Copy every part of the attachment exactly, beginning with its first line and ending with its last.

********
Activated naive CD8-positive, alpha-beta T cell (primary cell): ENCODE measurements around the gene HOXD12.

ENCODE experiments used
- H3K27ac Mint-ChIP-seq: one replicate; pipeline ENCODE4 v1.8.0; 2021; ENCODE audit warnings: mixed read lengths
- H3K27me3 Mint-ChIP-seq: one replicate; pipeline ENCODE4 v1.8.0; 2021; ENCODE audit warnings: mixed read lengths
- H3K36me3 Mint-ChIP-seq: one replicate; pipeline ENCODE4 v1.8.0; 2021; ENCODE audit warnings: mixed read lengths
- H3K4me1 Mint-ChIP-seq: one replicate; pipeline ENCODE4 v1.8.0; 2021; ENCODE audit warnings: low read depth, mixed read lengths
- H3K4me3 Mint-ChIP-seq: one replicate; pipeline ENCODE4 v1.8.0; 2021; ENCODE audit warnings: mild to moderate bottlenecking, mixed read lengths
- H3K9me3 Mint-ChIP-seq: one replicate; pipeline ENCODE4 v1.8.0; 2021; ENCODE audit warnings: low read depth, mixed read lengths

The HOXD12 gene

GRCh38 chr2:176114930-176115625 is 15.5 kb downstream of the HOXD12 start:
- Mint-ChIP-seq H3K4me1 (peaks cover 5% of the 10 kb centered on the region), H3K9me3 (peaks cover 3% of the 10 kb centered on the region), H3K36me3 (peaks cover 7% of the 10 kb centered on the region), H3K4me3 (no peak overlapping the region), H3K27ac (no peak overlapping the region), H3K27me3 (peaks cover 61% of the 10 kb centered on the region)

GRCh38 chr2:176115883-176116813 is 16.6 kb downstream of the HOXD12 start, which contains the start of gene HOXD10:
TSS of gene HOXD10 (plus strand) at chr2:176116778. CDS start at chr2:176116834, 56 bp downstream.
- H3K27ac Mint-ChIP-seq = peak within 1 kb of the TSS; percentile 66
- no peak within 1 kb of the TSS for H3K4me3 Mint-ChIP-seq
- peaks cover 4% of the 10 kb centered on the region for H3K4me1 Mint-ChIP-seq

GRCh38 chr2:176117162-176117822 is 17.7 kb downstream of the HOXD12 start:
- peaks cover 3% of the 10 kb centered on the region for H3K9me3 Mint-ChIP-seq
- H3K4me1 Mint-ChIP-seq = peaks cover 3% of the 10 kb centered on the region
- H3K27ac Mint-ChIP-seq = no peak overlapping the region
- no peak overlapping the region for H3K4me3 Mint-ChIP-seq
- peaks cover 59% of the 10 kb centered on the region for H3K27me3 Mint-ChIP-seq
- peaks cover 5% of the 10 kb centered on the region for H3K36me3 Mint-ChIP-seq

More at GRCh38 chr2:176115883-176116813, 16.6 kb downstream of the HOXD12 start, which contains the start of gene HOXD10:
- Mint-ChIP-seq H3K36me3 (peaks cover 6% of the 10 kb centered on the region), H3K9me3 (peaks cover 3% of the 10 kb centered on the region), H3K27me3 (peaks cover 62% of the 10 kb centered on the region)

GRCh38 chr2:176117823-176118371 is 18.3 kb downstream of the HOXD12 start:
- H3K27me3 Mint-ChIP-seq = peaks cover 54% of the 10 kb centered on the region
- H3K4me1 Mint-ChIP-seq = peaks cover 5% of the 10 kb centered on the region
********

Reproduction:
Activated naive CD8-positive, alpha-beta T cell (primary cell): ENCODE measurements around the gene HOXD12.

ENCODE experiments used
- H3K27ac Mint-ChIP-seq: one replicate; pipeline ENCODE4 v1.8.0; 2021; ENCODE audit warnings: mixed read lengths
- H3K27me3 Mint-ChIP-seq: one replicate; pipeline ENCODE4 v1.8.0; 2021; ENCODE audit warnings: mixed read lengths
- H3K36me3 Mint-ChIP-seq: one replicate; pipeline ENCODE4 v1.8.0; 2021; ENCODE audit warnings: mixed read lengths
- H3K4me1 Mint-ChIP-seq: one replicate; pipeline ENCODE4 v1.8.0; 2021; ENCODE audit warnings: low read depth, mixed read lengths
- H3K4me3 Mint-ChIP-seq: one replicate; pipeline ENCODE4 v1.8.0; 2021; ENCODE audit warnings: mild to moderate bottlenecking, mixed read lengths
- H3K9me3 Mint-ChIP-seq: one replicate; pipeline ENCODE4 v1.8.0; 2021; ENCODE audit warnings: low read depth, mixed read lengths

The HOXD12 gene

GRCh38 chr2:176114930-176115625 is 15.5 kb downstream of the HOXD12 start:
- Mint-ChIP-seq H3K4me1 (peaks cover 5% of the 10 kb centered on the region), H3K9me3 (peaks cover 3% of the 10 kb centered on the region), H3K36me3 (peaks cover 7% of the 10 kb centered on the region), H3K4me3 (no peak overlapping the region), H3K27ac (no peak overlapping the region), H3K27me3 (peaks cover 61% of the 10 kb centered on the region)

GRCh38 chr2:176115883-176116813 is 16.6 kb downstream of the HOXD12 start, which contains the start of gene HOXD10:
TSS of gene HOXD10 (plus strand) at chr2:176116778. CDS start at chr2:176116834, 56 bp downstream.
- H3K27ac Mint-ChIP-seq = peak within 1 kb of the TSS; percentile 66
- no peak within 1 kb of the TSS for H3K4me3 Mint-ChIP-seq
- peaks cover 4% of the 10 kb centered on the region for H3K4me1 Mint-ChIP-seq

GRCh38 chr2:176117162-176117822 is 17.7 kb downstream of the HOXD12 start:
- peaks cover 3% of the 10 kb centered on the region for H3K9me3 Mint-ChIP-seq
- H3K4me1 Mint-ChIP-seq = peaks cover 3% of the 10 kb centered on the region
- H3K27ac Mint-ChIP-seq = no peak overlapping the region
- no peak overlapping the region for H3K4me3 Mint-ChIP-seq
- peaks cover 59% of the 10 kb centered on the region for H3K27me3 Mint-ChIP-seq
- peaks cover 5% of the 10 kb centered on the region for H3K36me3 Mint-ChIP-seq

More at GRCh38 chr2:176115883-176116813, 16.6 kb downstream of the HOXD12 start, which contains the start of gene HOXD10:
- Mint-ChIP-seq H3K36me3 (peaks cover 6% of the 10 kb centered on the region), H3K9me3 (peaks cover 3% of the 10 kb centered on the region), H3K27me3 (peaks cover 62% of the 10 kb centered on the region)

GRCh38 chr2:176117823-176118371 is 18.3 kb downstream of the HOXD12 start:
- H3K27me3 Mint-ChIP-seq = peaks cover 54% of the 10 kb centered on the region
- H3K4me1 Mint-ChIP-seq = peaks cover 5% of the 10 kb centered on the region